Last week I wrote about my baseball vacation (though some might speak of my baseball obsession). Last Sunday I was in Minneapolis to watch the Minnesota Twins, and from there I went to Milwaukee to watch the Brewers. Those were my 36th and 37th overall major league ballparks. Now, with most of a week left in my vacation, I am about to leave Milwaukee for the final stage of my fun.
I like to take a little more relaxed time towards the end of vacation. At the same time, I like to see other sights and even perhaps get to a minor league baseball game. My original plan once I settled on this year’s destination was to come home by way of Indianapolis, Indiana and Columbus, Ohio. Indianapolis is the Pirates top farm team, but they were not going to be home at that time. But I did plan on seeing the game in Columbus. My plans changed fairly drastically one night while watching television.
Eight years ago my baseball trip took me to see the Toronto Blue Jays. Toronto is one of the most fascinating cities, but one sight I had to see that year was the Hockey Hall of Fame. That seemed like a particularly good idea after I had made those plans on the Penguins won the Stanley Cup in 2009. So on June 11, as I watched the Penguins wrap up the Cup again, I started to wonder what it would take to go from Milwaukee to Toronto. (That was a trip I could not practically make last year since my vacation was taking me to Florida.) While it is certainly not as direct as my original plan, it seemed perfectly manageable. And on the way home, I hope to see the Indianapolis baseball team in Buffalo.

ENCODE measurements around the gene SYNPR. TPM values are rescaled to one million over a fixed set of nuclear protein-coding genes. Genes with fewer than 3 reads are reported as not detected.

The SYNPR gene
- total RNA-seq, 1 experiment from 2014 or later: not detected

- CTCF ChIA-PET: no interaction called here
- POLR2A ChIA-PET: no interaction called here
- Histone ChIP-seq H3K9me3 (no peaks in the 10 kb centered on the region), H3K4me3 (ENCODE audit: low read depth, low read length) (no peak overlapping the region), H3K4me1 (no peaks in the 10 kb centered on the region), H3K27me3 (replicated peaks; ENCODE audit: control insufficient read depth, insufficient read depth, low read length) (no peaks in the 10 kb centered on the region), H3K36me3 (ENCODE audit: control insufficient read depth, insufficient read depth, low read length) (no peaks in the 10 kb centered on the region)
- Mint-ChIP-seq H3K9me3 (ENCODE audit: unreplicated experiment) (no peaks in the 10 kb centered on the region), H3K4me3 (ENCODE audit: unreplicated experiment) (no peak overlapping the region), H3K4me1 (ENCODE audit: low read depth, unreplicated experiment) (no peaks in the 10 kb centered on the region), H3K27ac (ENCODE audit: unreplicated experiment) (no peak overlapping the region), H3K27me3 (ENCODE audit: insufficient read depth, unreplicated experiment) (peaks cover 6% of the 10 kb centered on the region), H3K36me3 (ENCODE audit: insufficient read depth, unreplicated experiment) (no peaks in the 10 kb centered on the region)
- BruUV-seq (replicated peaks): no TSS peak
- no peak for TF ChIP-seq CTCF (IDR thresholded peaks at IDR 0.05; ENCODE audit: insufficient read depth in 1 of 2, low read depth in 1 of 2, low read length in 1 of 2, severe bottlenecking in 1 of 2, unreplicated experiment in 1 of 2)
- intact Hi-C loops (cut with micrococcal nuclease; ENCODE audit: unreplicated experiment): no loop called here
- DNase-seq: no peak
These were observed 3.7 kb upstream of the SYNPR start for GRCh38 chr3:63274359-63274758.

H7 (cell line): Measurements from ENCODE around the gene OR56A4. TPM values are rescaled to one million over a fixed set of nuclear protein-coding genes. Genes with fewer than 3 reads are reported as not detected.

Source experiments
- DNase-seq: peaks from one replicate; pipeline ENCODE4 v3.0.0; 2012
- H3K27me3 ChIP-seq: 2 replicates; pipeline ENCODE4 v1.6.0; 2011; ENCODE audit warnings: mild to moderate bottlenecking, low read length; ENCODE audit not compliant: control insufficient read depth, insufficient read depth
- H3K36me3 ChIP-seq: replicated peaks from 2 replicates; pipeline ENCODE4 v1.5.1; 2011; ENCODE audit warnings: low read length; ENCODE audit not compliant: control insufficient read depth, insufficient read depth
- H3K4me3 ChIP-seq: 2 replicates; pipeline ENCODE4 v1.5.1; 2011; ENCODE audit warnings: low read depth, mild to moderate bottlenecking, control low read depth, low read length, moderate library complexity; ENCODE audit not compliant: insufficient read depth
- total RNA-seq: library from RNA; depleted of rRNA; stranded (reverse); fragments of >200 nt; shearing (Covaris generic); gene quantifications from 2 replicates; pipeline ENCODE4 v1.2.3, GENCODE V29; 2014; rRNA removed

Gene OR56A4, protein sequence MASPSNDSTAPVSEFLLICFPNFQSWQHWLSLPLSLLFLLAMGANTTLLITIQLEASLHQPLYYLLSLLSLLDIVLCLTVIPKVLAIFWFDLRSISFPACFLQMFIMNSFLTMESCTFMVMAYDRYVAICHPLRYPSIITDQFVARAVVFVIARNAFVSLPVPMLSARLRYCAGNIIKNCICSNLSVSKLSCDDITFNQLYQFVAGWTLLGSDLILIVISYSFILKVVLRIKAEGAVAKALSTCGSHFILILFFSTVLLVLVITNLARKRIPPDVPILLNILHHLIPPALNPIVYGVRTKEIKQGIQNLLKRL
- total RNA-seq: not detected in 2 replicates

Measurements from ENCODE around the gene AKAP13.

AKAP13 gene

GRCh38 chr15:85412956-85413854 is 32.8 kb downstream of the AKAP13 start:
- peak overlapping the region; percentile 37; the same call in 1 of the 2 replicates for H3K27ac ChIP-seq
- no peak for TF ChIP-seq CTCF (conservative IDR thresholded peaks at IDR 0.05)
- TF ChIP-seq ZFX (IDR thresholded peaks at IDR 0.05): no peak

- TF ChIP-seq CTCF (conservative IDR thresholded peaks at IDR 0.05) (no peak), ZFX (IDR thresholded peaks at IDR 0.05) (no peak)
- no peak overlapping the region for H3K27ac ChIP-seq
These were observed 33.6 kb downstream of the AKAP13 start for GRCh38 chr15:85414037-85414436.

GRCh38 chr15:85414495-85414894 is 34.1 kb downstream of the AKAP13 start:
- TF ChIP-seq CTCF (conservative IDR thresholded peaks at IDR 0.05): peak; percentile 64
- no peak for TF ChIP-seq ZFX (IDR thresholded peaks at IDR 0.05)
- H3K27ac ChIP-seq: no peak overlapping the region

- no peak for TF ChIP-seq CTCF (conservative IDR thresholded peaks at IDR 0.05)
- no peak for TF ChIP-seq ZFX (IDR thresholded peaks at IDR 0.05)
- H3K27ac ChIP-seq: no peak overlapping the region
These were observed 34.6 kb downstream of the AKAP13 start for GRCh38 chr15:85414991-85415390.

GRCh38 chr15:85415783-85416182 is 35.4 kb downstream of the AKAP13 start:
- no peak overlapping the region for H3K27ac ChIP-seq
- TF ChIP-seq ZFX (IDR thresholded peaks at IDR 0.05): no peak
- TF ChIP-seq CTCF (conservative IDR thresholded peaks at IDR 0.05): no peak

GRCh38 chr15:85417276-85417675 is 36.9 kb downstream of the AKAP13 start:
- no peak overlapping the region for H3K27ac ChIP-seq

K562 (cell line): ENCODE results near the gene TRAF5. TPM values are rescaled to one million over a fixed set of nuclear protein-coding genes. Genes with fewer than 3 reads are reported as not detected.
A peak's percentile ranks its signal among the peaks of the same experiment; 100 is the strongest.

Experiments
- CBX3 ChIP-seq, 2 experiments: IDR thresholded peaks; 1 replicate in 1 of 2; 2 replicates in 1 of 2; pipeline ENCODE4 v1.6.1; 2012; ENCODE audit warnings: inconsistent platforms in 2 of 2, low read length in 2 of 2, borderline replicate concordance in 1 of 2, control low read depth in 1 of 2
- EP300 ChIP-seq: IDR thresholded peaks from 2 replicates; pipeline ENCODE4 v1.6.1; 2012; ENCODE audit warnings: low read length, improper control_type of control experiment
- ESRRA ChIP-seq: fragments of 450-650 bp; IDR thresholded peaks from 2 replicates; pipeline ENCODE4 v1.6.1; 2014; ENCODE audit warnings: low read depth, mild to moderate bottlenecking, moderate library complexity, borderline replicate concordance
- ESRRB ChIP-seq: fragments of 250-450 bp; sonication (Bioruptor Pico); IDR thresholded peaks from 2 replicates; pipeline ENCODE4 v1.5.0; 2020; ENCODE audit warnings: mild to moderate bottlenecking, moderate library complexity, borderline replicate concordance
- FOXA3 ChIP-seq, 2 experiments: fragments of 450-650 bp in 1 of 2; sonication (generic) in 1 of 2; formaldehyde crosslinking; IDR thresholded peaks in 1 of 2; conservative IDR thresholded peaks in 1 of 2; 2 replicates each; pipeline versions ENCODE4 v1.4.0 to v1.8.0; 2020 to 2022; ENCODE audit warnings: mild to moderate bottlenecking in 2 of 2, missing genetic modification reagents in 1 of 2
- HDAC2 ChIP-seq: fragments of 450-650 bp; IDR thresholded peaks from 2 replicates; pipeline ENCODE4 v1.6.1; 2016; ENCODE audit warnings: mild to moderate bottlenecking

I love to visit the Baseball Hall of Fame in Cooperstown, New York periodically. But as hockey is my second favorite sport, I also find the Hockey Hall of Fame in Toronto to be a wonderful place to visit. It always reminds me of how fortunate Penguins have been, considering some of the great players we have seen. Obviously Mario Lemieux was the greatest. But I was a fan back in the days when the Penguins wore blue and white. We have seen Hall of Fame players like Andy Bathgate, Leo Boivin, and Tim Horton (who was a great hockey player even before he started selling donuts). And although they were not in the Hall of Fame, we have gotten to see Jean Pronovost, Pierre Larouche and others. The fact that we put up with some teams that looked like they might never learn to win has only made the five Stanley Cup championships that much sweeter.
I suppose I could use all of that as an analogy for how the Cross leads to the Resurrection, or I could use the Hall of Fame to talk about our devotion to the saints. I think I will let you draw your own conclusions. All I ask is that you pray for safe travels for me, and know that I will look forward to being back with you next weekend.